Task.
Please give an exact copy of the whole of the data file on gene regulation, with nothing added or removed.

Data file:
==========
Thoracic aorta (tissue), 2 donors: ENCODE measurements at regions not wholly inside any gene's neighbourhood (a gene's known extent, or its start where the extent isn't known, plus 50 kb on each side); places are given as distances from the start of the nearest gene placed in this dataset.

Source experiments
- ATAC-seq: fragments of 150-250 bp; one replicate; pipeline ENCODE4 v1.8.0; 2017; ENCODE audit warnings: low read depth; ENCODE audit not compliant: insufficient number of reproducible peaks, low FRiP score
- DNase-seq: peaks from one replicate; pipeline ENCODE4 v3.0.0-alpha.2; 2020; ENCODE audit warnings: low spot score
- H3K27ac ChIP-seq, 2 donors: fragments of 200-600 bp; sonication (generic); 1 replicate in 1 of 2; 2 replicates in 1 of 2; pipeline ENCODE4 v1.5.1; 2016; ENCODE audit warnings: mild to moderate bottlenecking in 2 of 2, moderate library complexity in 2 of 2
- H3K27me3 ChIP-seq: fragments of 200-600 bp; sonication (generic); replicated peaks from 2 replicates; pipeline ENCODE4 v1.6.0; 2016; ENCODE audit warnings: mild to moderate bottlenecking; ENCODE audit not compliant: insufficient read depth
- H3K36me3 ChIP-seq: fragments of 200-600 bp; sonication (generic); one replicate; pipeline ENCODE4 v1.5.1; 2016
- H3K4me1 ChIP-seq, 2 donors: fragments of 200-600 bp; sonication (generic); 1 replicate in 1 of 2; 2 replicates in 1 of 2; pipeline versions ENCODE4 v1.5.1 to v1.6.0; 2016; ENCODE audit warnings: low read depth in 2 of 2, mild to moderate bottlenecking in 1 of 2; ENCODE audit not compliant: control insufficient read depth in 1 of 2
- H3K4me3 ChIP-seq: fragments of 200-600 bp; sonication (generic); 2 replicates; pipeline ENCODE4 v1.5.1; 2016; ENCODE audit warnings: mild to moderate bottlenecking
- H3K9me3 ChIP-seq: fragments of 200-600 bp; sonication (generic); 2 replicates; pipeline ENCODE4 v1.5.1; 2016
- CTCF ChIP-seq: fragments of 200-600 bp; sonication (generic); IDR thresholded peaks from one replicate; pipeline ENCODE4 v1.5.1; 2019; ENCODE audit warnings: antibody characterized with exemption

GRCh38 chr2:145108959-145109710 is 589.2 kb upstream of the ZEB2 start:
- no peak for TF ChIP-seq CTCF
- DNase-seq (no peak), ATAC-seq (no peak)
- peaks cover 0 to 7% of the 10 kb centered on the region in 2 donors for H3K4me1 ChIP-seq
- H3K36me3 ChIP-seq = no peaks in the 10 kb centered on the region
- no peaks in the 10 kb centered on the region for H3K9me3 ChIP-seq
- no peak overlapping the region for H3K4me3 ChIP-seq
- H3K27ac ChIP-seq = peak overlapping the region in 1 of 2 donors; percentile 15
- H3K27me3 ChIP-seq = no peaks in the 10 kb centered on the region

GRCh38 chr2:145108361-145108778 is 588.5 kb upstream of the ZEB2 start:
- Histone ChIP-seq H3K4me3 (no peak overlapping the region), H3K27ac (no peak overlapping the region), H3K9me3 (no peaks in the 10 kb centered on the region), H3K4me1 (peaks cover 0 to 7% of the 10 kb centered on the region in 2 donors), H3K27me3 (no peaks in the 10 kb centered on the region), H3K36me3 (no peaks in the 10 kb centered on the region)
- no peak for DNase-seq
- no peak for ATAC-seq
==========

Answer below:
Thoracic aorta (tissue), 2 donors: ENCODE measurements at regions not wholly inside any gene's neighbourhood (a gene's known extent, or its start where the extent isn't known, plus 50 kb on each side); places are given as distances from the start of the nearest gene placed in this dataset.

Source experiments
- ATAC-seq: fragments of 150-250 bp; one replicate; pipeline ENCODE4 v1.8.0; 2017; ENCODE audit warnings: low read depth; ENCODE audit not compliant: insufficient number of reproducible peaks, low FRiP score
- DNase-seq: peaks from one replicate; pipeline ENCODE4 v3.0.0-alpha.2; 2020; ENCODE audit warnings: low spot score
- H3K27ac ChIP-seq, 2 donors: fragments of 200-600 bp; sonication (generic); 1 replicate in 1 of 2; 2 replicates in 1 of 2; pipeline ENCODE4 v1.5.1; 2016; ENCODE audit warnings: mild to moderate bottlenecking in 2 of 2, moderate library complexity in 2 of 2
- H3K27me3 ChIP-seq: fragments of 200-600 bp; sonication (generic); replicated peaks from 2 replicates; pipeline ENCODE4 v1.6.0; 2016; ENCODE audit warnings: mild to moderate bottlenecking; ENCODE audit not compliant: insufficient read depth
- H3K36me3 ChIP-seq: fragments of 200-600 bp; sonication (generic); one replicate; pipeline ENCODE4 v1.5.1; 2016
- H3K4me1 ChIP-seq, 2 donors: fragments of 200-600 bp; sonication (generic); 1 replicate in 1 of 2; 2 replicates in 1 of 2; pipeline versions ENCODE4 v1.5.1 to v1.6.0; 2016; ENCODE audit warnings: low read depth in 2 of 2, mild to moderate bottlenecking in 1 of 2; ENCODE audit not compliant: control insufficient read depth in 1 of 2
- H3K4me3 ChIP-seq: fragments of 200-600 bp; sonication (generic); 2 replicates; pipeline ENCODE4 v1.5.1; 2016; ENCODE audit warnings: mild to moderate bottlenecking
- H3K9me3 ChIP-seq: fragments of 200-600 bp; sonication (generic); 2 replicates; pipeline ENCODE4 v1.5.1; 2016
- CTCF ChIP-seq: fragments of 200-600 bp; sonication (generic); IDR thresholded peaks from one replicate; pipeline ENCODE4 v1.5.1; 2019; ENCODE audit warnings: antibody characterized with exemption

GRCh38 chr2:145108959-145109710 is 589.2 kb upstream of the ZEB2 start:
- no peak for TF ChIP-seq CTCF
- DNase-seq (no peak), ATAC-seq (no peak)
- peaks cover 0 to 7% of the 10 kb centered on the region in 2 donors for H3K4me1 ChIP-seq
- H3K36me3 ChIP-seq = no peaks in the 10 kb centered on the region
- no peaks in the 10 kb centered on the region for H3K9me3 ChIP-seq
- no peak overlapping the region for H3K4me3 ChIP-seq
- H3K27ac ChIP-seq = peak overlapping the region in 1 of 2 donors; percentile 15
- H3K27me3 ChIP-seq = no peaks in the 10 kb centered on the region

GRCh38 chr2:145108361-145108778 is 588.5 kb upstream of the ZEB2 start:
- Histone ChIP-seq H3K4me3 (no peak overlapping the region), H3K27ac (no peak overlapping the region), H3K9me3 (no peaks in the 10 kb centered on the region), H3K4me1 (peaks cover 0 to 7% of the 10 kb centered on the region in 2 donors), H3K27me3 (no peaks in the 10 kb centered on the region), H3K36me3 (no peaks in the 10 kb centered on the region)
- no peak for DNase-seq
- no peak for ATAC-seq